First Sunscreen, Now Makeup And Hair Spray, May Be Harming Corals

Sunscreen cream bottle on the beachGETTY

Sunscreen chemicals, particularly those containing oxybenzone and octinoxate, pose threats to coral reefs. Last year, Hawaii even prohibited sunscreens using chemicals that impact their reefs – a ban that will go into effect in January 2021. Now, a new study suggests that another chemical found in sunscreen and other personal care products, octocrylene, could also be harmful to corals.

Moisturizing agents, tanning oils, hair spray, and cosmetics all contain octocrylene. According to the study, corals can easily absorb octocrylene, which can be toxic at high concentrations. However, the ocean is dynamic and capable of diluting octocrylene that humans introduce into seawater near corals. Thus, the researchers studied how the corals responded to both toxic and non-toxic amounts of octocrylene. They worked with corals from the Arabian Sea near Oman and exposed them to octocrylene at a naturally-occurring, non-toxic level (5 micrograms per liter of seawater) and then three more concentrated levels that represent the longer-term accumulation of octocrylene in the ocean (50, 300, and 1000 micrograms per liter of seawater).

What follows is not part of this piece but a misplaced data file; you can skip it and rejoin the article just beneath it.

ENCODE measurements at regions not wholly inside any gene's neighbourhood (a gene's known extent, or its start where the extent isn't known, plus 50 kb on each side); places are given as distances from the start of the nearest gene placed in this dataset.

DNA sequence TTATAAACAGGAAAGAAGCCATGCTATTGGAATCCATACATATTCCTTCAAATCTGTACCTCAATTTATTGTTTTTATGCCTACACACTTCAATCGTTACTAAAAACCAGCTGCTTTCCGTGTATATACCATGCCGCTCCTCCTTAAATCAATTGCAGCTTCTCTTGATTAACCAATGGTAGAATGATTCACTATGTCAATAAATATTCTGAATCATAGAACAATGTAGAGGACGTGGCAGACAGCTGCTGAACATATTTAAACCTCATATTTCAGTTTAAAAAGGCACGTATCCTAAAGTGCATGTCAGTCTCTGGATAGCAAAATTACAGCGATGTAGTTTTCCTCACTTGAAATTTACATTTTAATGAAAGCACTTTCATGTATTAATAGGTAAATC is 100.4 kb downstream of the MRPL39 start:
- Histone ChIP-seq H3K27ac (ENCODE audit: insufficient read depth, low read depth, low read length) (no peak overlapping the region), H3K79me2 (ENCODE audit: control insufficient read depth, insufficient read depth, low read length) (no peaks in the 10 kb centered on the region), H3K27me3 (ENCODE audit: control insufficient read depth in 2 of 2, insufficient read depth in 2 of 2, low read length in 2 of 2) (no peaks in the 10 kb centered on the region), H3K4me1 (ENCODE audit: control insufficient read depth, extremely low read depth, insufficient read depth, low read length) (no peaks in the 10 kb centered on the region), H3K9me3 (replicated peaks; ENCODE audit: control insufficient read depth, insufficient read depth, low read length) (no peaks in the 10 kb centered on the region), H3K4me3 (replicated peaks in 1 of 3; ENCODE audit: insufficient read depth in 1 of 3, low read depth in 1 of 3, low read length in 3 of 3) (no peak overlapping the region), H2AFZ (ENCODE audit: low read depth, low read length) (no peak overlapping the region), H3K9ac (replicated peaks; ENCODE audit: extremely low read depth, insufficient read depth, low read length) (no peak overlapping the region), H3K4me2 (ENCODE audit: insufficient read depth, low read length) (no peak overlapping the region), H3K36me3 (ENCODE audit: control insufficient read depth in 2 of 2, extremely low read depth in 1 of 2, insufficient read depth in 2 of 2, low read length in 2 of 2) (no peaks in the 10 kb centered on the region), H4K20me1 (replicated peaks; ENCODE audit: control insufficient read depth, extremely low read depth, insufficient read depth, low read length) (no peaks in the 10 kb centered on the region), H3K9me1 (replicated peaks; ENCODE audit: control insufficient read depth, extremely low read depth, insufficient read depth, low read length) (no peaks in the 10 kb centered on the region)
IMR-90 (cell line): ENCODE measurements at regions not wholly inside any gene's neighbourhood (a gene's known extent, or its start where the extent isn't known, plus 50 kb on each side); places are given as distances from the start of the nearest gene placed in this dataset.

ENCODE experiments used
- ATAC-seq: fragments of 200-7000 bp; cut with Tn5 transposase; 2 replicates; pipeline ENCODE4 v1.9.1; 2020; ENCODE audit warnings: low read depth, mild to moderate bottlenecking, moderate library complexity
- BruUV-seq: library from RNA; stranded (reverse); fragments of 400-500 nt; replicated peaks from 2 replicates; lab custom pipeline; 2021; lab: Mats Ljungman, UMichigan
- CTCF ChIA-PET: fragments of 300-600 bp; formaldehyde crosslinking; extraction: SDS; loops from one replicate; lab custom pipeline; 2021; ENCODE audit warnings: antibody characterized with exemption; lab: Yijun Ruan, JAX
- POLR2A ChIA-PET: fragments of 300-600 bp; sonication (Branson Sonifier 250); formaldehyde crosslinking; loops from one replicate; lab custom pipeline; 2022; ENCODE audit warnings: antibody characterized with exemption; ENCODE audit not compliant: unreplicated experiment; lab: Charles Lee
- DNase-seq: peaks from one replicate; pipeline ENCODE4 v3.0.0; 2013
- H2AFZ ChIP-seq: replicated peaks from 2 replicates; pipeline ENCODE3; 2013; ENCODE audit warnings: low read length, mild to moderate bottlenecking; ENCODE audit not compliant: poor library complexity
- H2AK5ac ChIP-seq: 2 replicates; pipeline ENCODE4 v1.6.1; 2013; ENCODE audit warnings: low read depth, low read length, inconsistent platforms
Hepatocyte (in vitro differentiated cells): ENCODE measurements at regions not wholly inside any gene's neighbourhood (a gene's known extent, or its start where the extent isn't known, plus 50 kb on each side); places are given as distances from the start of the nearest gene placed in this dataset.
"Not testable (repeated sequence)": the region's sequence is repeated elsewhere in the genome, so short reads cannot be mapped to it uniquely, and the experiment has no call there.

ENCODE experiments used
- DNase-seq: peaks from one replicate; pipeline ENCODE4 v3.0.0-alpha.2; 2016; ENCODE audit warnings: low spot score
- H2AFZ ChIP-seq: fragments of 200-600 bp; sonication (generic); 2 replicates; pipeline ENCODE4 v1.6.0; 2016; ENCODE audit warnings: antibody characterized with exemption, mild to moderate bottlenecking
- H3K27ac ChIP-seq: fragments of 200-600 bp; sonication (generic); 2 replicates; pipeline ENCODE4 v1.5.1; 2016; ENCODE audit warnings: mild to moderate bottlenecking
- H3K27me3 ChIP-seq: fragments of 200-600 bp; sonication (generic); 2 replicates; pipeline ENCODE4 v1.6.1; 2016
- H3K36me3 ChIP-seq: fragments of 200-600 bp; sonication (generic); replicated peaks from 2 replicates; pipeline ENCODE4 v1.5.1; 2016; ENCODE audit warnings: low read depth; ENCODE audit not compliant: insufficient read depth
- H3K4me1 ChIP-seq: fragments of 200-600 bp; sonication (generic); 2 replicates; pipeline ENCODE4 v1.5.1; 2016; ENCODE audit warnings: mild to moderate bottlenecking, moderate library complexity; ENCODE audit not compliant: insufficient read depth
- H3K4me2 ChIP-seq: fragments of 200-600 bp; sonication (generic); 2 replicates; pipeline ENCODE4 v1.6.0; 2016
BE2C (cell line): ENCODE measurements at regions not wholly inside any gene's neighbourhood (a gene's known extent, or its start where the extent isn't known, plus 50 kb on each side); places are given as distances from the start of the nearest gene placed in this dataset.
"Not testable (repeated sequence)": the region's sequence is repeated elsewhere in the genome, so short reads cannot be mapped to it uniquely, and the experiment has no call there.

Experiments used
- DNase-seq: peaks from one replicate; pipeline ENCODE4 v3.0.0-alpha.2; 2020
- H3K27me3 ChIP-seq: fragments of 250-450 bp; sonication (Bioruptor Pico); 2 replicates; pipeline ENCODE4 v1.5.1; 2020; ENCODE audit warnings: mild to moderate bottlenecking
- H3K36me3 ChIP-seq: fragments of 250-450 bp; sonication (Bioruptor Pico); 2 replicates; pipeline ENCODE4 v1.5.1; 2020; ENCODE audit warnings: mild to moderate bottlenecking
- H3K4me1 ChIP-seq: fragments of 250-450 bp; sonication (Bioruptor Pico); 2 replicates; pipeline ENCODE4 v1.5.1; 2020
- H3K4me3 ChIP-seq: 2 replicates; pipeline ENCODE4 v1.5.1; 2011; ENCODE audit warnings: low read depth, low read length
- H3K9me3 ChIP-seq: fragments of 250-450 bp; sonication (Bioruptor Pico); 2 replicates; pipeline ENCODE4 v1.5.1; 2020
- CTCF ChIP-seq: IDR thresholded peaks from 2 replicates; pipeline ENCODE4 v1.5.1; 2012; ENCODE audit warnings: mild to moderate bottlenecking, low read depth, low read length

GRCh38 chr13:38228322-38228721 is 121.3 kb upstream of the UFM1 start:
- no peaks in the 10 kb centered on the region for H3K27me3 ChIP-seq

After 7 days,  the researchers found that octocrylene accumulated in corals in a cryptic way – as fatty acid esters – that may have prevented previous studies from accurately detecting the chemical and its effect on corals. The corals that had to endure the two highest concentrations of octocrylene were inactive. But even corals immersed in seawater with 50 micrograms of octocrylene per liter of seawater (which is ten-fold greater than what has been found in seawater surrounding coral reefs) absorbed octocrylene at toxic enough levels that upset their metabolisms. Additionally, the corals had elevated levels of the metabolite acylcarnitine, which indicates that the octocrylene had disrupted the corals’ physiology.

The well-documented impacts of common sunscreen chemicals on coral reefs created a market for “reef safe” sunscreens. What remains to be seen is if we will soon be seeing more “reef-safe” hair and skin care products.